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Unuma H.,Yamagata University | Matsushima Y.,Yamagata University | Furusawa T.,Yamagata University | Sakai Y.,Jellice Co.
Funtai Oyobi Fummatsu Yakin/Journal of the Japan Society of Powder and Powder Metallurgy | Year: 2016

Combination of two or more materials has been and can be a potential strategy to design and develop new biomaterials. For ages, glass ionomer cement and hydroxyapatite-coated titanium implants have been good examples. This article describes other new polymer-ceramic composite biomaterials which have been evidenced to show better efficacy; poly (ethylene terephthalate) coated with gelatin and low crystallinity hydroxyapatite for guided bone regeneration (PET membrane), calcium phosphate cement (CPC) with controlled setting behavior, and gelatin-coated β-TCP scaffold with enhanced mechanical strength and cytocompatibility. In vivo tests of PET membrane showed that the membrane promoted new bone formation, which was supported by in vitro tests evidencing the proliferation and calcification of osteoblasts on the PET membrane. Control of the setting behavior CPC has long been a challenge. The authors coated tetra calcium phosphate, one of the components of CPC, with gelatin because the setting liquid containing gelatin undergoes reversible sol-gel transition at a temperature between room temperature and body temperature. Gelled gelatin retards the setting reactions to proceed whereas gelatin sol does not hinder the reactions to take place. As the result, the CPC paste showed fluidity for 60 minutes at room temperature while set within 3 minutes at the body temperature. Reinforcement of porous β-TCP scaffolds has also been longed for. The authors coated porous β-TCP with gelatin, and prepared scaffolds with 92 % porosity and compressive strength of 5.1 MPa. The gelatin coating also improved in vivo cytocompatibility.

Tang L.,Kanazawa Medical University | Sakai Y.,Jellice Co. | Ueda Y.,Kanazawa Medical University | Katsuda S.,Kanazawa Medical University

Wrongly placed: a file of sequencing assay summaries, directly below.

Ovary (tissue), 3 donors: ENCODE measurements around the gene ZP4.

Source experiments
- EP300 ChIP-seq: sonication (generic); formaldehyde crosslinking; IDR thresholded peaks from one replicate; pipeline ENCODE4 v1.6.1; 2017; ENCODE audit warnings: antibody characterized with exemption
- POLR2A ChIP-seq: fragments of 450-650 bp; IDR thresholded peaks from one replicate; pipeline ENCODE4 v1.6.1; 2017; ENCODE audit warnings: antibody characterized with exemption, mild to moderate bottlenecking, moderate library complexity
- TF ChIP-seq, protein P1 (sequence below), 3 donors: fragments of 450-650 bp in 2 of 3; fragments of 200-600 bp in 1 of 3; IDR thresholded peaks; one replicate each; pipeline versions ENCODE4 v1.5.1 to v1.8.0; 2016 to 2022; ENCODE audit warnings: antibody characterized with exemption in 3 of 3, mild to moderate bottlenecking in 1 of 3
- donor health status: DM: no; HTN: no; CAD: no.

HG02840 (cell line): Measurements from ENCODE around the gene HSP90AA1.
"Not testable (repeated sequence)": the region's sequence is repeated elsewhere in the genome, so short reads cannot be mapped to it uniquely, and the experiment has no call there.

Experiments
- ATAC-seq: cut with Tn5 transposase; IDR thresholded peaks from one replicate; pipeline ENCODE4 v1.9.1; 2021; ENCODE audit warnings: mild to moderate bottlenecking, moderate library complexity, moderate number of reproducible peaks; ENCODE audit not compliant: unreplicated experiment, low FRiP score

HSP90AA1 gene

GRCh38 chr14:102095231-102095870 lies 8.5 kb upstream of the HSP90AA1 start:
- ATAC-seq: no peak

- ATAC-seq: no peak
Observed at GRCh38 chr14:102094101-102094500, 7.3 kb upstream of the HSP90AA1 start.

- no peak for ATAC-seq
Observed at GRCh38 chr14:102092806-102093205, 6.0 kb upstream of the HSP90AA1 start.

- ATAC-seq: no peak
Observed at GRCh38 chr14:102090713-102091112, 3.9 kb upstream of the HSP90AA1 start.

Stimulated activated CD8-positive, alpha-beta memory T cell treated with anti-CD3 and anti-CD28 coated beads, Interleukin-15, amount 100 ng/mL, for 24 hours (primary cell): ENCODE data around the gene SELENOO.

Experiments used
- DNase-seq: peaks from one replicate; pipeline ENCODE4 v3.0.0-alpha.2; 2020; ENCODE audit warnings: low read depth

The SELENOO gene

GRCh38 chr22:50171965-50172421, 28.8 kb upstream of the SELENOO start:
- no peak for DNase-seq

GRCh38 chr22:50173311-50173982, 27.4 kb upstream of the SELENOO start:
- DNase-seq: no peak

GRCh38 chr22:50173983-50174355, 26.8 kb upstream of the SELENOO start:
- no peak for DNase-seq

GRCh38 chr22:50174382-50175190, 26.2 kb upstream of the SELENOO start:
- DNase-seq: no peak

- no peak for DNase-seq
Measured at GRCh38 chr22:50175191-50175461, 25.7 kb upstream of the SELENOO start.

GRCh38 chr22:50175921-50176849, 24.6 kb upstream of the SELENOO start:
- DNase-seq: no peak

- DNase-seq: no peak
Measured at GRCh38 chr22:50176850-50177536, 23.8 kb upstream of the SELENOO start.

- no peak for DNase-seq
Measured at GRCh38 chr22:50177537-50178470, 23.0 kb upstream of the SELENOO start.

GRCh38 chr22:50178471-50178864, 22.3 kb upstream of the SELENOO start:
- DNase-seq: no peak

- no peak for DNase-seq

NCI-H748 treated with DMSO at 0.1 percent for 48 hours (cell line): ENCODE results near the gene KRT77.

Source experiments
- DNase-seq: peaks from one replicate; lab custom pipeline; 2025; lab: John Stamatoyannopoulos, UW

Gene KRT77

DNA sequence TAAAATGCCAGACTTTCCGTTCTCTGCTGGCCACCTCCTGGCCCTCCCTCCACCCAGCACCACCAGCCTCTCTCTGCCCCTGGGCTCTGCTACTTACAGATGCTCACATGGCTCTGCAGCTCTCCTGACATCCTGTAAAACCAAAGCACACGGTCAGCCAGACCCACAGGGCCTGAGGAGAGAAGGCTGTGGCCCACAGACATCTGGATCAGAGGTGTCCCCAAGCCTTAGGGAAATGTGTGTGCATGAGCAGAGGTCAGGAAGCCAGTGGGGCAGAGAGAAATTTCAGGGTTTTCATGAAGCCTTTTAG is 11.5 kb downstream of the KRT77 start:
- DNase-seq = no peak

Journal of Bioscience and Bioengineering | Year: 2015

Digestion of type I collagen with a collagenase-type protease yields a collagen tripeptide (Ctp) fraction comprising Gly-X-Y sequences that exhibit diverse biological activities. We previously demonstrated that Ctp inhibits the proliferation and migration of cultured aortic smooth muscle cells (SMCs) in vitro. These cells contribute to the pathogenesis of atherosclerosis and other cardiovascular diseases. In order to evaluate the effects of Ctp on atherosclerosis development in vivo, here we used the Kurosawa and Kusanagi-hypercholesterolemic (KHC) rabbit model of familial hypercholesterolemia to determine the effects of oral administration of Ctp for three months. Ctp induced a significant decrease in the area occupied by atherosclerotic plaques in the aorta and in the level of total serum cholesterol. The components of atherosclerotic plaques underwent distinct changes, including reduction in the populations of macrophages and SMCs and a significant decrease in the proportion of macrophages to SMCs. Ctp administration decreased the number of cells in plaques that expressed proliferating cell nuclear antigen and the number of cells with oxidative damage to DNA as indicated by 8-hydroxy-2'-deoxyguanine detection. These findings are the first to define the mechanism underlying the inhibitory effects of Ctp on atherosclerosis development in hypercholesterolemic rabbits, and suggest that Ctp provides an effective therapy for treating atherosclerosis. © 2014 The Society for Biotechnology, Japan.